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Wednesday, June 8, 2011

China aircraft carrier confirmed by general

The head of China's General Staff of the People's Liberation Army (PLA) has confirmed that China's first aircraft carrier is under construction.
Gen Chen Bingde refused to say when the carrier - a remodelled vessel from Ukraine, the Varyag - would be ready.
A member of his staff said the carrier would pose no threat to other nations.
The carrier, which is being built in the north-east port of Dalian, has been one of China's worst-kept secrets, analysts say.
Gen Chen made his comments to the Chinese-language Hong Kong Commercial Daily newspaper.
Symbol of power The PLA - the largest army in the world - is hugely secretive about its defence programme.

The 300m (990ft) carrier is thought to be nearly finished, and is expected to begin sea trials later this year.
But the BBC's Michael Bristow in Beijing says that does not mean it will then be ready to undertake operational duties.
Learning how to operate it - and fly planes off it - will take a few more years to master, our correspondent says.
Lt Gen Qi Jianguo, assistant chief of the general staff, told the Hong Kong Commercial Daily that even after the aircraft carrier was deployed, it would "definitely not sail to other countries' territorial waters".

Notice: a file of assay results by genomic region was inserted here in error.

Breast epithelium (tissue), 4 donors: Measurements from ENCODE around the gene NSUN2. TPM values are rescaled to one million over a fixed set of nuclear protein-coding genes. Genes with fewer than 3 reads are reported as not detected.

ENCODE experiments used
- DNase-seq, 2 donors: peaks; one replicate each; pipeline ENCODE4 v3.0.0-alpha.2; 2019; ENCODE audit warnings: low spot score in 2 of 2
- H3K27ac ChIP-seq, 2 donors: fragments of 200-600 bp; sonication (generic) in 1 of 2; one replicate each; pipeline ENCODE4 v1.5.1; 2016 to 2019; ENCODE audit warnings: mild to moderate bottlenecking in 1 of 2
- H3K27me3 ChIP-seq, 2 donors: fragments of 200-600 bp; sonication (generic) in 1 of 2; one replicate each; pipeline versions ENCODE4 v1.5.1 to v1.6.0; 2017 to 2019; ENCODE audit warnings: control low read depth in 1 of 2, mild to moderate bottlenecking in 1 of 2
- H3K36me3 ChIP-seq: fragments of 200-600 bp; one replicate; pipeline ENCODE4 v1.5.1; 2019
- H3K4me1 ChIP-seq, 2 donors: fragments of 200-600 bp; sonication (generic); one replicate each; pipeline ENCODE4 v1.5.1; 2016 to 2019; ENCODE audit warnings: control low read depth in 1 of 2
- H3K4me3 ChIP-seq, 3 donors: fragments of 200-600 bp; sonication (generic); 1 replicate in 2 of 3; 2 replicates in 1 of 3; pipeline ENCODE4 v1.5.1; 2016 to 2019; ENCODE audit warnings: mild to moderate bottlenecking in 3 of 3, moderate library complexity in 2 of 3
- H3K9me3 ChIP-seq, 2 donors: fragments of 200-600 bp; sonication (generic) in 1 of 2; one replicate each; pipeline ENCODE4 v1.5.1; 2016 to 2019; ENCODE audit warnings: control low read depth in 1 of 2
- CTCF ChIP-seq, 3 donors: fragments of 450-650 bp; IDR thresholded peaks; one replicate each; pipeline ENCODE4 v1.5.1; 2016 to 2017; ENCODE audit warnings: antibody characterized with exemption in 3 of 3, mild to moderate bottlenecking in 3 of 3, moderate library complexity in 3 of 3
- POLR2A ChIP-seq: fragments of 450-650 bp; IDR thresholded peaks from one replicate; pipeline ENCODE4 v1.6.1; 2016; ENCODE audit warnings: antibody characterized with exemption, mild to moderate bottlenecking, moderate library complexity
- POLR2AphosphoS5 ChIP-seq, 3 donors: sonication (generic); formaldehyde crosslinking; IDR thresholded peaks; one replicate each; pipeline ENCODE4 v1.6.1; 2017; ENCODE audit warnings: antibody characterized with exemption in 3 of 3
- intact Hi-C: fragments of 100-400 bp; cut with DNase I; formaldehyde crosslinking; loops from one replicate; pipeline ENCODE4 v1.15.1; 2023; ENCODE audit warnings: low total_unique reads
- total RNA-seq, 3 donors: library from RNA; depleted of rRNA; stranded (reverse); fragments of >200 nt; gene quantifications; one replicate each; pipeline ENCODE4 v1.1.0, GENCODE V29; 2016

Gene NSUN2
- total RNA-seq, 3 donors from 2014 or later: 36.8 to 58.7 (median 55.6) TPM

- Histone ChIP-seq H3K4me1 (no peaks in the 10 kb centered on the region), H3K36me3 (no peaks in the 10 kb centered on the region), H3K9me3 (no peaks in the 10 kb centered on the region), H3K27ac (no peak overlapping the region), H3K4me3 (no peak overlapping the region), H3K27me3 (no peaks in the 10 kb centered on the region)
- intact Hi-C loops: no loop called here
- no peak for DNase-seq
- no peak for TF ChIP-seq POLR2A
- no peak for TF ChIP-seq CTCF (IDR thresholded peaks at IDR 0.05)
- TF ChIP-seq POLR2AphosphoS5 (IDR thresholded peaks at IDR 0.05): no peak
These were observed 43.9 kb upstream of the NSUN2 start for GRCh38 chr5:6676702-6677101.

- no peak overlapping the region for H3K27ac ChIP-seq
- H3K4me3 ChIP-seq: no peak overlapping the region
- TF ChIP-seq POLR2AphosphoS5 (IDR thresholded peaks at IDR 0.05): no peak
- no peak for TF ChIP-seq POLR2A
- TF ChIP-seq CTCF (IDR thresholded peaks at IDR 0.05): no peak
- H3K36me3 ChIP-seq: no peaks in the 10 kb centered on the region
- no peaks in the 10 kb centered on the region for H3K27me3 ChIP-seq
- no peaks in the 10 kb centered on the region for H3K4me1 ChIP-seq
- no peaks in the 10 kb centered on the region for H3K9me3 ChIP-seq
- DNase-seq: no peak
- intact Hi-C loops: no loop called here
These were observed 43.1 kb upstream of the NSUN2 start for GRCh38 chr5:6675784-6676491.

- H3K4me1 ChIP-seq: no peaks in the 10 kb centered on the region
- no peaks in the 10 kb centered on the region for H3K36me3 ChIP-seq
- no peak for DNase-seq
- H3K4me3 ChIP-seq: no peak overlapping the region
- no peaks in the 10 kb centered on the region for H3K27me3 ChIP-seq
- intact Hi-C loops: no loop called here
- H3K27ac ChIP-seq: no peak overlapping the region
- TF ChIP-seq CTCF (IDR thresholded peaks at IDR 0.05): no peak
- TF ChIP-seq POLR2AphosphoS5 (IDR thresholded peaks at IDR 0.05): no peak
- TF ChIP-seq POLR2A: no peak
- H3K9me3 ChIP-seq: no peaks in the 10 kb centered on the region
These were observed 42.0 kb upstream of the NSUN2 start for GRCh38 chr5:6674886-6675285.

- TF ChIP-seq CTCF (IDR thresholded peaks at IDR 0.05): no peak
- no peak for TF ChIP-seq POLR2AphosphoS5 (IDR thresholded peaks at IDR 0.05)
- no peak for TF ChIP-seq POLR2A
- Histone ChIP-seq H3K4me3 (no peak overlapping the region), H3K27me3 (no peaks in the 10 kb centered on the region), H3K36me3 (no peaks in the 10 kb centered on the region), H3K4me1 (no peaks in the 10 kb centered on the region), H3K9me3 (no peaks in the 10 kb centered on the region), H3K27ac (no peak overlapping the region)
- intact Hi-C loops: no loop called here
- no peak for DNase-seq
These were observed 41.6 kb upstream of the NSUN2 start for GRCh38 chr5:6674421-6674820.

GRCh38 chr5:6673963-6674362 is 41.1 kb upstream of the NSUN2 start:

"All of the great nations in the world own aircraft carriers - they are symbols of a great nation," he was quoted as saying.
China is engaged in maritime border disputes with neighbouring nations. But Lt Gen Qi said China had always followed a "defensive" principle for its military strategy.
"It would have been better for us if we acted sooner in understanding the oceans and mapping out our blue-water capabilities earlier.
"We are now facing heavy pressure in the oceans whether in the South China Sea, East China Sea, Yellow Sea or the Taiwan Straits," he said, referring to waters where China is engaged in disputes.
Hong Kong recruits In another first, Gen Chen said citizens of Hong Kong, the former British colony, could join the PLA.
Lt Gen Qi added that allowing Hong Kong recruits to join the PLA would be feasible "if the Hong Kong government resolves the legal issues".
The mainland's Military Service Law is not part of the Basic Law, the mini-constitution agreed during the handover from British to Chinese rule.
Analysts doubted whether Hong Kong people would fit in with the PLA ethos; others suggested thought should be given to forming an auxiliary force.
The Chinese army provokes ambivalent reactions among people in Hong Kong. Some recall its role in crushing pro-democracy demonstrations in Tiananmen Square in 1989.
Others have welcomed its largely invisible presence in Hong Kong since it replaced British troops stationed in Hong Kong until 1997.
BBC

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